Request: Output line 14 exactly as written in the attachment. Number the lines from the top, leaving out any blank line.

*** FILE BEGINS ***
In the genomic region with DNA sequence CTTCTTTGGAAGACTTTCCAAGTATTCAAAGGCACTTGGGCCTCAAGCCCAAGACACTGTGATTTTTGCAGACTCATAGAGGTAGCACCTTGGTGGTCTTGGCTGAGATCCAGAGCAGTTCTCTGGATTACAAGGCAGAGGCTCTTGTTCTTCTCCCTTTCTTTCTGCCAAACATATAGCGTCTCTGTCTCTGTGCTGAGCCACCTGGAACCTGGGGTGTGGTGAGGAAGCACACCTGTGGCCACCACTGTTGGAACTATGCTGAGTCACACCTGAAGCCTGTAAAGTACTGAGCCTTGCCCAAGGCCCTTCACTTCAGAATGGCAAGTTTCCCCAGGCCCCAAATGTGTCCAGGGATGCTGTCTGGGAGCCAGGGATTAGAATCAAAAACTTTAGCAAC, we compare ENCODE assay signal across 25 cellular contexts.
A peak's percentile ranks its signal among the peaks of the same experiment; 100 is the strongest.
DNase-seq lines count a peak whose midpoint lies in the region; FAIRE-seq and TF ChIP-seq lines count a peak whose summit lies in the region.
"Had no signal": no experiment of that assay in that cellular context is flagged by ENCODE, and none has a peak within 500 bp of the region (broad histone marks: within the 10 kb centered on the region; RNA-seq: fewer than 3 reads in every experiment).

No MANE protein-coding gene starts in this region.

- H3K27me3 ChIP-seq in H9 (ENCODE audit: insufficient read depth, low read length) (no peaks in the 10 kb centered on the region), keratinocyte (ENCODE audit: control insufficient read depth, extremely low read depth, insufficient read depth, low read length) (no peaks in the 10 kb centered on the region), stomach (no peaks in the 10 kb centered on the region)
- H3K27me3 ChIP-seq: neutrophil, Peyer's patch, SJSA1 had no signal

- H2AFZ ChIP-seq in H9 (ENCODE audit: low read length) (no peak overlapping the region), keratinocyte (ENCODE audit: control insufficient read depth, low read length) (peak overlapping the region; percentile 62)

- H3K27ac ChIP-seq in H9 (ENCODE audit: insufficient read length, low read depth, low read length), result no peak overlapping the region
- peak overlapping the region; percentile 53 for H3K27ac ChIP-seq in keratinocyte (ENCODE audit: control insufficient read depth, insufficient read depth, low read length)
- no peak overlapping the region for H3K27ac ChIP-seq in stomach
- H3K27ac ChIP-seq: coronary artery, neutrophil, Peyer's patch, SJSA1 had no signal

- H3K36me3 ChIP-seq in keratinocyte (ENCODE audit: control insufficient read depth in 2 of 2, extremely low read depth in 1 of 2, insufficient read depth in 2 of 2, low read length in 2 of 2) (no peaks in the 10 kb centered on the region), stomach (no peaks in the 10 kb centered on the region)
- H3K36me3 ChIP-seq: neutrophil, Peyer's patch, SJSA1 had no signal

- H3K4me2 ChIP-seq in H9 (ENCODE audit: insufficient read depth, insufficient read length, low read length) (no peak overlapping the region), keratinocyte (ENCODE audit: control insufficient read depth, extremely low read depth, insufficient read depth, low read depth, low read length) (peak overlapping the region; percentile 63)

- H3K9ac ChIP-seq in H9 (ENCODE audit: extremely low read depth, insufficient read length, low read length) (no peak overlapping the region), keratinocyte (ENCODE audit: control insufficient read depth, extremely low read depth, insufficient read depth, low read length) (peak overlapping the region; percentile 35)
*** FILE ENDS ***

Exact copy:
- H3K36me3 ChIP-seq: neutrophil, Peyer's patch, SJSA1 had no signal